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A Disability Civil Rights Law Firm

Lainey Feingold is a disability rights lawyer who works primarily with the blind and visually impaired community on technology and information access issues. She is nationally recognized for negotiating landmark accessibility agreements and for pioneering the collaborative advocacy and dispute resolution method known as Structured Negotiations. To learn more, please visit the about page.

In 2014 Lainey was honored with a California Lawyer Attorney of the Year (CLAY) award. She also received a CLAY Award in 2000.

The most recent information posted on this website appears in the Recent News on this page. Earlier entries can be found by visiting the categories and archives pages, or by using the search feature.

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Recent News


Fall 2015 Update: More Delay for DOJ Web Regulations

expect delays roadsignEvery six months, agencies in the United States federal government must notify the public about the status of pending regulations. On November 19, 2015, The U.S. Department of Justice (DOJ) gave an update about pending regulations regarding the accessibility of websites. As the agency has done many times before, the update boils down to a five letter word: Delay.

Humana Press Release: Talking Prescription Labels Now Available

Humana Offers Talking Prescription Labels for Members with Visual Impairments

New service continues Humana’s Commitment to Quality Care and Member Experience

Louisville, Kentucky (9/30/2015) – Humana (NYSE: HUM) announced today that it now offers talking prescription labels, at no cost, to blind and visually impaired members who fill prescriptions through Humana Pharmacy, Inc. and at its seven PrescribeIT Rx locations in Florida.

Humana Talking Prescription Label and Accessible Information Settlement Agreement.

humana logoThe settlement agreement posted here was reached through Structured Negotiations, an alternative dispute resolution process that focuses on collaboration and solution without lawsuits. Working with the American Council of the Blind and blind Humana customers in Structured Negotiations, Humana agreed to provide talking and braille prescription labels to allow blind people and others with print disabilities to access important health and safety information on prescription labels.

Becky (Welz) Griffith (1971 – 2015)

becky and gabe griffith with guide dog

Becky Griffith was a valuable member of the blind community and a valued Structured Negotiations participant. She died earlier this month at the too-young age of 44. Becky was a claimant in successful Structured Negotiations with Safeway grocery chain. (A Structured Negotiations claimant is the equivalent of a plaintiff in a lawsuit. We use different terminology to emphasize that Structured Negotiations is a collaborative, not an adversarial process.) The Safeway effort convinced the company to upgrade its online grocery shopping site to satisfy the Web Content Accessibility Guidelines 2.0 Level AA so blind people (and everyone else) can use it. In this post you can read more about her participation in the Safeway negotiations, and about the qualities that made Becky a strong advocate for the rights of blind people.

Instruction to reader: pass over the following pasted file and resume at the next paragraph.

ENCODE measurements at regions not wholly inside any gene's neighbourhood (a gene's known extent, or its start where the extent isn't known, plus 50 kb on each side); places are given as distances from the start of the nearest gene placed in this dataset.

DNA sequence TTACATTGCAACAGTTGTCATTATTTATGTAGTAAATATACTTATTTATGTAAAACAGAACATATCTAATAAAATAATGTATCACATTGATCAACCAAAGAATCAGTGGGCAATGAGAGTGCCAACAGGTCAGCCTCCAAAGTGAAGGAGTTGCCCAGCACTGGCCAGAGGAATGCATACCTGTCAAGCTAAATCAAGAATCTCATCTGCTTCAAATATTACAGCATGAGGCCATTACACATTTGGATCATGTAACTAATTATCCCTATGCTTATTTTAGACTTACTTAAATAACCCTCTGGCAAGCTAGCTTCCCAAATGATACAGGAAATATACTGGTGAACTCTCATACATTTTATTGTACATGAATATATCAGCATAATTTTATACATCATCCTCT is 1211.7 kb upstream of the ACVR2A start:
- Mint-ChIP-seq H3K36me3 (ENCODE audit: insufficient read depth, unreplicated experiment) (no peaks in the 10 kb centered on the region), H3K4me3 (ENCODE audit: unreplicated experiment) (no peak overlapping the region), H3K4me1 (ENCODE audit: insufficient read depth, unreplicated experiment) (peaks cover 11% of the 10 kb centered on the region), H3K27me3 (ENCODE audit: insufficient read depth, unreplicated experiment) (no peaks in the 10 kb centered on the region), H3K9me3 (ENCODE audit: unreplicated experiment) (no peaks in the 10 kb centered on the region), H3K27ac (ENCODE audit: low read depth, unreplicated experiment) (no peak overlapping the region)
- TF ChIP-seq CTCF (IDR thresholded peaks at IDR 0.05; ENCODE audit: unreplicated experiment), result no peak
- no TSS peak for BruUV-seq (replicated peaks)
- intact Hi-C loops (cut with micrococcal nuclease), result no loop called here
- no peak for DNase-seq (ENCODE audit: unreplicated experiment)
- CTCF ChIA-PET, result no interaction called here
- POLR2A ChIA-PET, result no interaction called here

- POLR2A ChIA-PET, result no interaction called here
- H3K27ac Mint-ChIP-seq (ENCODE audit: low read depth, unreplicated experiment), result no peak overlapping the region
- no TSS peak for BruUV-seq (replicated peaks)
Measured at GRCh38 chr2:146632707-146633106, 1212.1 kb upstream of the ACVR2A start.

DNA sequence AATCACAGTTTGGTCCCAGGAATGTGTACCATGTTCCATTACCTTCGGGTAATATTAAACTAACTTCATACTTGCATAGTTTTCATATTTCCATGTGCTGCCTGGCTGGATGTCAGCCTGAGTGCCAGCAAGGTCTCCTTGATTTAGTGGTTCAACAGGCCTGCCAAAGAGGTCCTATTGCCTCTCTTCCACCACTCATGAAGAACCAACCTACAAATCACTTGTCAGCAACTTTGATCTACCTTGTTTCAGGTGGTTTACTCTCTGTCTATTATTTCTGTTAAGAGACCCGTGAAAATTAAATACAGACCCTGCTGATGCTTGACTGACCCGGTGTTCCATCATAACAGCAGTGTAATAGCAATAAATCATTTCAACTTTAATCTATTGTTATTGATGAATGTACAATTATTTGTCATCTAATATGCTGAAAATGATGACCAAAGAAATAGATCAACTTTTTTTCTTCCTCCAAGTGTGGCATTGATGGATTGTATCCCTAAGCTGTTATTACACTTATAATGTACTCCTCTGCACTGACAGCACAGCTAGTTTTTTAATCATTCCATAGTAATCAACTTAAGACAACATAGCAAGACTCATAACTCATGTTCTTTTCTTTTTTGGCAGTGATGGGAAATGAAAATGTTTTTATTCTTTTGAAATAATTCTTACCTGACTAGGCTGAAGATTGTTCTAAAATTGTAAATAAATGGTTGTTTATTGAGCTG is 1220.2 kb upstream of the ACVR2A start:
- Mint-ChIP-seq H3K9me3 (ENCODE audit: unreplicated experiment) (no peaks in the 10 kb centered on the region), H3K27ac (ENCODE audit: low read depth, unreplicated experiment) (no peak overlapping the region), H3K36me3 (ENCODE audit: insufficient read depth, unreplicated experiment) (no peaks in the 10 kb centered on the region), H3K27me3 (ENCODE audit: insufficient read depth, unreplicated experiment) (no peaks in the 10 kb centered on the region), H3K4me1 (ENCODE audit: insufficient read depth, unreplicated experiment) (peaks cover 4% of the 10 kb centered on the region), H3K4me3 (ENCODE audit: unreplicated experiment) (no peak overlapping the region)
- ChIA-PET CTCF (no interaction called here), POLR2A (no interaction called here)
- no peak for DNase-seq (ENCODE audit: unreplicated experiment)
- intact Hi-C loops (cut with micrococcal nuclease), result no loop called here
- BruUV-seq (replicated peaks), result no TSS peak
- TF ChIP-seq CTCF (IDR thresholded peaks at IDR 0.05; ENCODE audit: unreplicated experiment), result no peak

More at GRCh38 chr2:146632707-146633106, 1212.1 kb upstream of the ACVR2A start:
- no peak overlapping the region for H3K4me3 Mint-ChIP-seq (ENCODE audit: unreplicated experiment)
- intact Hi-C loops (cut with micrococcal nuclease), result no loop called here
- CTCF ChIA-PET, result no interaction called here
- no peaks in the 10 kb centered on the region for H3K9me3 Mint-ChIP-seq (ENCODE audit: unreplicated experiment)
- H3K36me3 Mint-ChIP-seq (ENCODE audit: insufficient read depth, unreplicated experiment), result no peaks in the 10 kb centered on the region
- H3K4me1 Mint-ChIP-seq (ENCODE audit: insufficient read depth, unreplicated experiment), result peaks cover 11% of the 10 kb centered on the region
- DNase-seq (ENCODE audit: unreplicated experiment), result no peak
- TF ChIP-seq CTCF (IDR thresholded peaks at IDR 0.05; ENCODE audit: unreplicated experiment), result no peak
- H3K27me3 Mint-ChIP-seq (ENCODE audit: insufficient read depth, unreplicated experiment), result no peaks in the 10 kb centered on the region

Digital Accessibility Legal Update (Summer 2015)

tool boxThis post is part of an occasional series about recent legal developments impacting technology and information access for people with disabilities. This post covers activity from March 12, 2015 through August 10, 2015. You can find earlier Updates in the Legal Updates Category of this website. The series is illustrated by a toolbox — because law has proven an effective tool to improve the accessibility and usability of digital content, print information and technology for everyone. There are many ways to use the law, reflected by the many tools in the toolbox and by the updates reported in this post.

Blind Does not Mean Oblivious

picture of stevie wonderOn June 16, 2015 the New York Times ran an article in the Science Section about childhood obesity. The piece was about parents who deny that their kids are obese, thereby fueling what the Times terms the “childhood obesity epidemic.” What headline did the nation’s paper of record chose for this article in the print edition? The editors chose the headline “Blind to a Child’s Obesity.”

The parents (and grandparents) featured in the piece were all sighted, and so were their kids. “Blind” was the Times’ way of saying that these parents were oblivious, ignorant, and didn’t have their children’s best interests at heart.

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